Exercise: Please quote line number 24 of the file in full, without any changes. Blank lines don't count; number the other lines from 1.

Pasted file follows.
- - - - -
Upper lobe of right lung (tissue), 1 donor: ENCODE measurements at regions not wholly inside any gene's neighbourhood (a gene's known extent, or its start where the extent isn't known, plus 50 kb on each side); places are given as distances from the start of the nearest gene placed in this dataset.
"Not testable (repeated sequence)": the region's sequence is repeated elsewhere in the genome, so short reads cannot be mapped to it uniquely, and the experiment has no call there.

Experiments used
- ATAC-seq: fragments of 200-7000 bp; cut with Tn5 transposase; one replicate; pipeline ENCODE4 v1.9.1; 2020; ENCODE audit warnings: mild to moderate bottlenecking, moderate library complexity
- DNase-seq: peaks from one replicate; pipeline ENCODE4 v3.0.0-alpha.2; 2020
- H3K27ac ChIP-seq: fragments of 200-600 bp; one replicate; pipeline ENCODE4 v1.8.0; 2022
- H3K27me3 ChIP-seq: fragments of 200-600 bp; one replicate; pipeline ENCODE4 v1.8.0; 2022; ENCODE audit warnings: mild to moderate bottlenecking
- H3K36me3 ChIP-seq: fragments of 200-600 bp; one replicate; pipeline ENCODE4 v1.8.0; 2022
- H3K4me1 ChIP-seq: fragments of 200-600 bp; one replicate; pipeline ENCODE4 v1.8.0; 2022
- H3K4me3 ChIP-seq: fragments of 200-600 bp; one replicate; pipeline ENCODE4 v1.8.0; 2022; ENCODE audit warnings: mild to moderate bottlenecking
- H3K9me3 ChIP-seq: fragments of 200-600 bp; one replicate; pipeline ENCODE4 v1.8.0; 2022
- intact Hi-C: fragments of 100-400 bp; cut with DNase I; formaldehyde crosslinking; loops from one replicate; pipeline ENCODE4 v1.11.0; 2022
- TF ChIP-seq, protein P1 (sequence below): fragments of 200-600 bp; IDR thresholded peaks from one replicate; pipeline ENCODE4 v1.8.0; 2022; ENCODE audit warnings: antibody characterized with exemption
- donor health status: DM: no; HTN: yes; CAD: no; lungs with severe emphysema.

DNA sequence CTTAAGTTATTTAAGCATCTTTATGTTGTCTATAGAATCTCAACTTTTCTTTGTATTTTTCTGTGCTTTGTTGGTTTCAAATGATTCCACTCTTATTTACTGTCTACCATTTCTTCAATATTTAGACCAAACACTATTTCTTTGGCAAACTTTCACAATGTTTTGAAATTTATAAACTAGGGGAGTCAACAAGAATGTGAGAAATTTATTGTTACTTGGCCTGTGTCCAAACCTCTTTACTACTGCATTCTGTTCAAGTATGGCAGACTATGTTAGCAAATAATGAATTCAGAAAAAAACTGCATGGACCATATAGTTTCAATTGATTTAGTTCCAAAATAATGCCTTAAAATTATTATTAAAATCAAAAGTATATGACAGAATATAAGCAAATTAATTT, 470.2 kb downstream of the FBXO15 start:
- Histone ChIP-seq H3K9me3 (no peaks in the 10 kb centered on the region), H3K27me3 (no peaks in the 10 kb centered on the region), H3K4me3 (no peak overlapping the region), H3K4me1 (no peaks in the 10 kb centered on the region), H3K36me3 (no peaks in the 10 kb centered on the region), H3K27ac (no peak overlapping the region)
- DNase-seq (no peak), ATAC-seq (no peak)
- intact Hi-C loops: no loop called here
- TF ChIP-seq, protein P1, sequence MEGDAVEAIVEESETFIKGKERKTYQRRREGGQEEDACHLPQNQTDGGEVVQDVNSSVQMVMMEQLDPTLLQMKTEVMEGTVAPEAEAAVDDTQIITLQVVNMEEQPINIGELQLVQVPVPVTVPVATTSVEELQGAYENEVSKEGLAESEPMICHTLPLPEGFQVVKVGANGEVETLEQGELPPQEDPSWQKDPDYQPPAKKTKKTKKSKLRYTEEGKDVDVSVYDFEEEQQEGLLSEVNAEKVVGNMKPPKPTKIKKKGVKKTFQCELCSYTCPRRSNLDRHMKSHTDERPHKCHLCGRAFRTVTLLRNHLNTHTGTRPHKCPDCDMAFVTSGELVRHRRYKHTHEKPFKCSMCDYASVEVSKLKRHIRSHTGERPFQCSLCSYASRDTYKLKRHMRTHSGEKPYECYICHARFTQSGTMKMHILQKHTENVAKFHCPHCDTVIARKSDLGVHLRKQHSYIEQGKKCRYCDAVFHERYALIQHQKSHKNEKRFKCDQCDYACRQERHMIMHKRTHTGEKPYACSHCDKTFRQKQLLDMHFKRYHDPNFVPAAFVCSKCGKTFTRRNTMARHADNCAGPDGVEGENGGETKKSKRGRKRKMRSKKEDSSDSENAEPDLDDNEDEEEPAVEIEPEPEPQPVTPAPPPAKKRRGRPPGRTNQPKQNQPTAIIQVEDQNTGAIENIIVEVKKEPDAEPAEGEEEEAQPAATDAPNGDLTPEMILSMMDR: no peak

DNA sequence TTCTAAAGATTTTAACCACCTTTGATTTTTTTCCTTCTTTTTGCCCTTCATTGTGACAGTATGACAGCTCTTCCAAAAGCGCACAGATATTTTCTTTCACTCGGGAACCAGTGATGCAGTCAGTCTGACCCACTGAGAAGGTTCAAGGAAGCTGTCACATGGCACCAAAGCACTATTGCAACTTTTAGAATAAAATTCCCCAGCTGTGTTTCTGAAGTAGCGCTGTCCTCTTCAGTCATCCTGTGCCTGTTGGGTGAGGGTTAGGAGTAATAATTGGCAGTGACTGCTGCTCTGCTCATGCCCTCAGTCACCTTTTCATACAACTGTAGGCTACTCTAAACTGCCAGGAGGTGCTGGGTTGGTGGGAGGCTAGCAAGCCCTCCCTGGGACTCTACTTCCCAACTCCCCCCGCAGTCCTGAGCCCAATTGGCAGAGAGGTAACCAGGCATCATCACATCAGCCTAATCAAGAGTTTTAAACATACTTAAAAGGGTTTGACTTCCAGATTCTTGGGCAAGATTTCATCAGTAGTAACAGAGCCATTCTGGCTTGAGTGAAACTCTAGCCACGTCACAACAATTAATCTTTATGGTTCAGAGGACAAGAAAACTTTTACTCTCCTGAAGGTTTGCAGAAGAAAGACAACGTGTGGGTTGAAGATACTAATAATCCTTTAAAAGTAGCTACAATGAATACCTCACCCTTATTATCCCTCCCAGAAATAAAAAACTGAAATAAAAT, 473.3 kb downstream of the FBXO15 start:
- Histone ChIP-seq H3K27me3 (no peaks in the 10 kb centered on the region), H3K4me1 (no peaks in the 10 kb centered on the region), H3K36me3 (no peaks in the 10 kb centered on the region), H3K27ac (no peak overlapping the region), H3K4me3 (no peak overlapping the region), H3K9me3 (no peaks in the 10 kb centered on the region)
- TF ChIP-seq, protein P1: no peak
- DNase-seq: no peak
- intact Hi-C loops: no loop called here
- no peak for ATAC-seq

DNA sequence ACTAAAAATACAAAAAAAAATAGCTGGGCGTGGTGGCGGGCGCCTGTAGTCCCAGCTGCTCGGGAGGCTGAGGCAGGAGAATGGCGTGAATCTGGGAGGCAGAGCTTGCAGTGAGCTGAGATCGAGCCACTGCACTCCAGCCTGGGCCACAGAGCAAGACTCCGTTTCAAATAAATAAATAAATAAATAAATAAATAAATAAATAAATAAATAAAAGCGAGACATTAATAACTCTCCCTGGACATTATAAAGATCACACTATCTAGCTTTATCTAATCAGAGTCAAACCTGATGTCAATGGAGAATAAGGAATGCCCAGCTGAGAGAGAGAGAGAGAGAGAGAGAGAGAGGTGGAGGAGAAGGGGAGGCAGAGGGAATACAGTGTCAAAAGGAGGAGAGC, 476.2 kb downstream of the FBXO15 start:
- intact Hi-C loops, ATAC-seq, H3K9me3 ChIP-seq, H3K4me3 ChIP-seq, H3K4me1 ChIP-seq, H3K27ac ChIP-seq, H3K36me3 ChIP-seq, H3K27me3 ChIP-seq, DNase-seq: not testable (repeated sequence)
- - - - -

- intact Hi-C loops: no loop called here